A Lesbian History of Britain

March 27, 2008

Rebecca Jennings's book is a neat overview of published material on lesbian history of the past 30 years.

It is not a lone historical study that unearths much original material, being more of a survey of secondary sources. But for the reader wishing to explore some of the lush concoction of types of lesbian sexualities that have proliferated over the past 500 years, it is successful and readable, particularly for non-specialist readers wanting a coherent, well-written introduction to the field.

In such a short account much is inevitably omitted: the book relies too heavily in places on established literary histories that have appeared in some cases decades ago (and in some cases have been heavily debated). There is little sense that there continue to be multiple intellectual positions, at times fiercely disputed.

In this area, some protagonists would object strongly to any unified concept of one cultural history. The book's title and purpose are most probably a confection of publishers and marketing, born of a need to provide a "textbook" for those requiring entry to the notoriously slippery area of same-sex intimacy. But an organisation of sexual knowledge is necessary for sales, distribution, categorisation and display, as any good Foucauldian would acknowledge, and so in this task this tome satisfies well enough.

Jennings starts with some interesting characters from the early modern period, drawing largely on the work of Valerie Traub. Her description of the 1600-1800s is indebted to Irish writer Emma Donoghue, and readers wishing to explore further the queer exuberance of modern tribades, tommies, cross-dressers and female husbands would do well to seek out these authors. Jennings's work on romantic friendship, new women and sexology has been well trodden, including the 20th-century appearance of The Lesbian herself. Nevertheless, the book presents this material clearly.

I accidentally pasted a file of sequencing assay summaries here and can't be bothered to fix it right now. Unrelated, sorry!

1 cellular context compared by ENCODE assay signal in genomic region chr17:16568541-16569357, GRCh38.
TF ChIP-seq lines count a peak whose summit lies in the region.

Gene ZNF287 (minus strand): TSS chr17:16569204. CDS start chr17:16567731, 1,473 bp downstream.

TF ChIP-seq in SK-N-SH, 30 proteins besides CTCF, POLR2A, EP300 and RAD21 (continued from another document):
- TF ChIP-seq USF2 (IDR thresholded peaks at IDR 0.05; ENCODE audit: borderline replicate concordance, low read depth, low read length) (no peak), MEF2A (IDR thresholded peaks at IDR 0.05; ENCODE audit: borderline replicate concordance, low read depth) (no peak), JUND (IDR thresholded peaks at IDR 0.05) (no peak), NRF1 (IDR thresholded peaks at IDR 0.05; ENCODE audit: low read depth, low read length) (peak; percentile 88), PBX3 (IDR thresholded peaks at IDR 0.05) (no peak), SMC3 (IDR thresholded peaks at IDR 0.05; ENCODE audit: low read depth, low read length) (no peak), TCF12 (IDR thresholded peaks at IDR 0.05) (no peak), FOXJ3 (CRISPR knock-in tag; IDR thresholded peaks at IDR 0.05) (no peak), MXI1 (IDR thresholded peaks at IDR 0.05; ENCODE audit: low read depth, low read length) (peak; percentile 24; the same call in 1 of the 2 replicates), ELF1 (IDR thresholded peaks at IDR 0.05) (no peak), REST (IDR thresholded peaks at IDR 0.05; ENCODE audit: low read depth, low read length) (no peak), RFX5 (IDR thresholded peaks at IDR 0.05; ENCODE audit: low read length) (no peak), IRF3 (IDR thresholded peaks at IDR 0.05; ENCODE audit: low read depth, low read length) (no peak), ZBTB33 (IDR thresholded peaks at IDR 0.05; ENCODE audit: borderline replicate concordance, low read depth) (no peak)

I particularly liked her organisation of time periods with types, her creation of a tradition and her argument of emergence. The last chapter, on "The politics of lesbianism 1970-2000", provides an original analysis of recent history, but I would have liked to have seen a stronger statement on the present, on possibilities for the future in post-civil partnership Britain, a nod to the political, religious and economic parameters that will shape lesbians' wider experience of being European, perhaps, and a future less allied to an American identity politics model.

Recently, an old friend of mine (a closeted vicar in the Church of England) rather stroppily pronounced that "there was no such thing as lesbian culture". A bit of a silly remark, but it was said with complete honesty and conviction. It is for this reason that Jennings's book is important - despite three decades of lesbian studies, we are still in the tedious position of having to prove first principles of existence and provide continued intellectual justification for exploring the living histories of millions of women.

A Lesbian History of Britain would be of vital interest to students and could stimulate them to seek out more specialist scholarship. For that reason, and for the more depressing reason exemplified by the views of my friend, I would highly recommend it, particularly for university and local libraries. I would encourage the publisher to produce a paperback; this is a good crossover book for a general audience. I think I'll send it to the vicar.

A Lesbian History of Britain

By Rebecca Jennings
Greenwood World Publishing
ISBN 9781846450075
Published 22 November 2007

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